From Benjamin T. Herms, MD, medical oncologist and hematologist

October 20, 2021

Many of us have failed to place a name with a familiar face, struggled to concentrate during a long lecture, or misplaced the car keys, but for cancer patients undergoing treatment, this cognitive impairment can happen all too frequently and impact their quality of life. Post-chemotherapy cognitive impairment, or PCCI, is commonly referred to as “chemobrain” or “chemofog.” Recent study results found a strong link between physical activity and the ability to maintain cognitive functioning in breast cancer patients treated with chemotherapy.

As many as 75 percent of cancer patients receiving chemotherapy report cognitive impairment, and patients will experience chemobrain differently. They often have difficulty remembering things, finishing tasks or multi-tasking, concentrating and/or learning new things, and processing information quickly.

We don’t yet have clear evidence as to why so many patients experience this. While it is usually connected to chemotherapy, cognitive impairment can occur with other treatments. Some believe chemobrain is tied to the cancer itself and many of its resulting ailments like anemia, infection, and trouble sleeping. Hormone blocking treatments for breast cancer patients could also be the culprit. Moreover, the emotional upheaval of being diagnosed with a life-altering disease can lend itself to impaired mental processes.

At OHC, our team is committed to surrounding patients with all they need to beat cancer. While treating the disease, it is also critical to look at the patient holistically to manage other factors that impact healing, like treatment side effects and social and emotional well-being. We know that remaining physically active offers several benefits to our patients. A recent study led by Michelle C. Janelsins, PhD, of the University of Rochester Medical Center provided evidence that staying active during chemotherapy might limit the severity of chemotherapy-related cognitive issues. Specifically, breast cancer patients who met the minimum physical activity guidelines set by the U.S. Department of Health and Human Services (150 minutes of moderate-to-vigorous physical activity per week) before and after chemotherapy had better cognitive function than those not meeting the guidelines.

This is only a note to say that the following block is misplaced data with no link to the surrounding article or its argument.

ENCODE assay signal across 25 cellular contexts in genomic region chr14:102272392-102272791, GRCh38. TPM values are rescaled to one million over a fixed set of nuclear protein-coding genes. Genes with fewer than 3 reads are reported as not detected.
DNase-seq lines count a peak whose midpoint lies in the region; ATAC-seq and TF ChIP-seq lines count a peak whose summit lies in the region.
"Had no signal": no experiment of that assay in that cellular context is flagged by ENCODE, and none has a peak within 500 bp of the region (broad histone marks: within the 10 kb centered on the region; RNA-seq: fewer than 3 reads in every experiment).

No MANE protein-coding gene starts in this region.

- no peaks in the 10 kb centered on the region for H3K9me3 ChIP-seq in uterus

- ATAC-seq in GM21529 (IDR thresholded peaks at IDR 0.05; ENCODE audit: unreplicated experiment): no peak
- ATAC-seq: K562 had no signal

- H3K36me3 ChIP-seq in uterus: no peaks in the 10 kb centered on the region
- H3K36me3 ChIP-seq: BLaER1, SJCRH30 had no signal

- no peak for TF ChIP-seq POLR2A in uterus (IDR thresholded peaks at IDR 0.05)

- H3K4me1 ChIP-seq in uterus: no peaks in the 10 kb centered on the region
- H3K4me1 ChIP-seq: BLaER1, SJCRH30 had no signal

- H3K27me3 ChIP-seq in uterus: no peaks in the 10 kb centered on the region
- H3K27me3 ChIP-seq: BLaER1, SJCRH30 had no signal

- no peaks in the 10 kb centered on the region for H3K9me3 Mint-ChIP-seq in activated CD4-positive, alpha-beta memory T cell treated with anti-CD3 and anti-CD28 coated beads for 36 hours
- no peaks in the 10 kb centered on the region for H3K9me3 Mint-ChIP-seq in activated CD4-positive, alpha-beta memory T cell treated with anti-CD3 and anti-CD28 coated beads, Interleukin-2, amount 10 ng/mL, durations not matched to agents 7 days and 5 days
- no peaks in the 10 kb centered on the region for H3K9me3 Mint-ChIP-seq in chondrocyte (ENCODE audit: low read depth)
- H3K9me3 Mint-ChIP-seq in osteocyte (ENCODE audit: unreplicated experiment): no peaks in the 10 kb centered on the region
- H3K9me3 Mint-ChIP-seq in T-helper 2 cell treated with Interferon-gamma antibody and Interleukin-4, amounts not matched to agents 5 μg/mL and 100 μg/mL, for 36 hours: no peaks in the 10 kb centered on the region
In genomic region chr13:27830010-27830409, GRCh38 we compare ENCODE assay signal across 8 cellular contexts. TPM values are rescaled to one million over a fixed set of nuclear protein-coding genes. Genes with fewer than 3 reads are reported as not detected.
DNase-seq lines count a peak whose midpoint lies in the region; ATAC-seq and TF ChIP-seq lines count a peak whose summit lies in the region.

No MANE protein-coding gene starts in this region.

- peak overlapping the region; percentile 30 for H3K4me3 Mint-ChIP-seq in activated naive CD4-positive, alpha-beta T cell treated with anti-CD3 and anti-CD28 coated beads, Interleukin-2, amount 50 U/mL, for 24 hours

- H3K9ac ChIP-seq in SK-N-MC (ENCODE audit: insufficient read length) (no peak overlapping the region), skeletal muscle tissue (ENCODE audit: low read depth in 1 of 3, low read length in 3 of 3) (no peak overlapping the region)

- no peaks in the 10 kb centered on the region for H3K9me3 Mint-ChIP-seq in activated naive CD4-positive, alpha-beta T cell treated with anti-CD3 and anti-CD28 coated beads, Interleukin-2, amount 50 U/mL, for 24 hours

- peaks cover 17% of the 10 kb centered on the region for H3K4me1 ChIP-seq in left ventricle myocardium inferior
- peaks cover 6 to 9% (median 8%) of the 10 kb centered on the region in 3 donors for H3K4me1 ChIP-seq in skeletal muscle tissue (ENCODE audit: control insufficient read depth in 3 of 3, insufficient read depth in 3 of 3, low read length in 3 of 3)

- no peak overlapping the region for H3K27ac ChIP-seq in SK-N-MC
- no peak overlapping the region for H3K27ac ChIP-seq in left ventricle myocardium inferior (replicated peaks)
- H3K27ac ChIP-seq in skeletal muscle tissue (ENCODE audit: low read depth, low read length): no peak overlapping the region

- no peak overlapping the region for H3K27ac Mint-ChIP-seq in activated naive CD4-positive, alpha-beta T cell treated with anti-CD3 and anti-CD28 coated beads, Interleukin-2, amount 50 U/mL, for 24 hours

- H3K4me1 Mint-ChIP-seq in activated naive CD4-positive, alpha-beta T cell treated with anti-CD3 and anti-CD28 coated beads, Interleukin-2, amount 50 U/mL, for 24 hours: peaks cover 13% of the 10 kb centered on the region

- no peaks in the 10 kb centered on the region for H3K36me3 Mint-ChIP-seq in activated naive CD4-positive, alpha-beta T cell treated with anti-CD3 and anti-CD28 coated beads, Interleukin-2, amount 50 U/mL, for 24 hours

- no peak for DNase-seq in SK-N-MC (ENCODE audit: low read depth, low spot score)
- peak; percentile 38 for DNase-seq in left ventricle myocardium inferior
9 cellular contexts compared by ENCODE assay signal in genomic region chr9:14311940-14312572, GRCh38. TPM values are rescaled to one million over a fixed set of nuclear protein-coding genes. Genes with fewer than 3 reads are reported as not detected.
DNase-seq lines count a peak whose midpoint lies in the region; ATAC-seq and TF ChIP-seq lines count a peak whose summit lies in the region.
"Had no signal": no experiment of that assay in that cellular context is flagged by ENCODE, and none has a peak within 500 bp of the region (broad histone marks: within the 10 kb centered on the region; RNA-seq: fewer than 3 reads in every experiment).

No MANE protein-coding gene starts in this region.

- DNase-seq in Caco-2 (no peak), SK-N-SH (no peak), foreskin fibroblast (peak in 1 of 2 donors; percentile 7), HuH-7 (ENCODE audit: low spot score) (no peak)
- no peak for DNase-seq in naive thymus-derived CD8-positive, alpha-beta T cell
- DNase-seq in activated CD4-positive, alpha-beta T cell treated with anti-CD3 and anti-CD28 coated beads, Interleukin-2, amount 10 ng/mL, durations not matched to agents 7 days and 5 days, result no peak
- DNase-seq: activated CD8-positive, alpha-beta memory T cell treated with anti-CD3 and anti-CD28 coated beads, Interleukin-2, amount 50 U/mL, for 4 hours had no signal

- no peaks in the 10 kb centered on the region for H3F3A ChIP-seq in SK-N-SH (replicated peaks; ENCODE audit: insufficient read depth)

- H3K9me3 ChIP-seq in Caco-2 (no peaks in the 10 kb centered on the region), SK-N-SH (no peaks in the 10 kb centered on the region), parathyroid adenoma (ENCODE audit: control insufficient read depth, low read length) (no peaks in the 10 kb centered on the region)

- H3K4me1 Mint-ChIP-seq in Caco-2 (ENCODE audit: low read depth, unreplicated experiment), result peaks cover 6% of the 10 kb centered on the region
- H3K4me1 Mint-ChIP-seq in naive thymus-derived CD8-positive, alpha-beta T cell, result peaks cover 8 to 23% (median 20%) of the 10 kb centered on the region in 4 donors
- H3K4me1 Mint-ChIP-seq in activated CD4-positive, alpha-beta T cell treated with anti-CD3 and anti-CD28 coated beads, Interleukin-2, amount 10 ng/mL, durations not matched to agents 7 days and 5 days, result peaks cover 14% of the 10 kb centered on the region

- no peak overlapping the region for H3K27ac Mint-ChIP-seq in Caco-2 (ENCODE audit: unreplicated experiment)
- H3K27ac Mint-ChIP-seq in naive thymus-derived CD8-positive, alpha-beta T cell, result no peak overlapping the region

While we still do not know exactly why exercise appears to combat the cognitive effects of chemotherapy, we do know that exercise increases blood flow to areas of the brain associated with memory. Plus, exercise offers several benefits to patients including a lower risk of cancer recurrence, more energy and mobility, bone health, and improved mood and sleep.

When incorporating a new exercise regimen into your lifestyle, discuss recommendations with your healthcare provider. At OHC, we adjust exercise schedules based on several factors including chemotherapy cycles. Recognizing that many patients are struggling with fatigue, we have these recommendations:

  • Make small changes to daily habits, like taking the steps instead of the elevator or parking a little farther away in a parking lot
  • Break up daily exercises into shorter 20-minute increments
  • Walk around the block, garden, or vacuum

Discuss any concerns you have about chemobrain with your doctor. The following activities might offer some relief:

  • Getting enough sleep
  • Enjoying proper nutrition
  • Stimulating your brain with puzzles and crosswords
  • Following a daily routine

At OHC, we are committed to doing all we can to help patients gain power over cancer’s impact on their lives. To learn more or to request a second opinion, call 1-888-649-4800 or visit

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